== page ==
For the past few years, the American taxpayer has been forced to rescue Wall Street institutions from self-inflicted financial ruin. While Main Street continues to bear the pain associated with poor financial choices, the bailout precedent provides little incentive for financial institutions to change their ways and avoid making irresponsible decisions.
Many Democrats have accused Republicans of acting as a roadblock to financial regulatory reform. This could not be further from the truth.
We have a plan for reform that better addresses the root causes of the financial collapse and protects Americans from paying for Wall Street's mistakes.
This plan, introduced last year by the House Financial Services Committee Republicans, provides for enhanced bankruptcy — an approach that would set up a new chapter to handle the failure of highly complex entities. This type of bankruptcy will ensure the orderly unwinding of firms in a downward spiral without shifting the burden to hardworking Americans.
Under this new chapter of bankruptcy, regulators will coordinate with and assist the courts to ensure that the plan approved by the judge is sufficient for the complexity of the institution. The judges will also be able to prevent panic and instability in the case of a faltering large firm by staying the claims of creditors, which would prevent runs on the troubled institutions.
In a strong free-market system, all participants should know the rules of the game. When the government provides bailouts for some institutions and not others, market instability ensues. Our new chapter of bankruptcy would be consistent for all large and complex actors within the financial system and will strip the unsavory power of picking winners and losers from the federal government.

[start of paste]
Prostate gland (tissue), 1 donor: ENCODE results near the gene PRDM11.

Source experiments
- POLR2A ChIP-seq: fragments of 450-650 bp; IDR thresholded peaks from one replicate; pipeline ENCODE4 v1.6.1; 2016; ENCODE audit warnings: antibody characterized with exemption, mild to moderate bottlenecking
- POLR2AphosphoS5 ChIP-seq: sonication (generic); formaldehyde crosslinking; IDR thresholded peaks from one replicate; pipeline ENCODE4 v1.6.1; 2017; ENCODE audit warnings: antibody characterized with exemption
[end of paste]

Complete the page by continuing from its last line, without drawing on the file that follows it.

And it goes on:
Recognizing that there are bad actors in any market system, true financial regulatory reform should include protections for consumers. The House Republican plan would increase investment fraud enforcement and monitoring of systemic market risk through increased coordination between regulators. Rather than creating new bureaucracy, we should maximize the effectiveness and coordination of our existing regulators.
In an effort to deter fraud, we are seeking to increase monetary penalties for those who deceive investors. The increased fines collected from civil and criminal actions against those who would defraud the market would help offset the damage to the system and would prevent future acts by handing out more than a slap on the wrist. Innocent victims of this type of fraud need every remedy available to them to recover their money, which is why our proposal includes provisions that would increase restitution remedies for these victims.
Enough is enough.
Will Congressional leadership have the courage to stand up for Main Street and enact financial regulatory reform that truly restores accountability to our markets and protects the American taxpayer from future bailouts?
As debate continues in the Senate, it is my hope that Republican ideas on financial reform will be included and the final product will be truly bipartisan. Financial reform is too important to be subjected to the partisan ideas of only one party. The integrity of our financial system is crucial to the success and safety of our country. For better or worse, what happens on Wall Street has far-reaching implications for the hardworking folks across our nation. We must take a bipartisan approach to this problem.
Rep. Shelley Moore Capito (R-W.Va.) is the ranking member of the House Financial Services Subcommittee on Housing and Community Opportunity.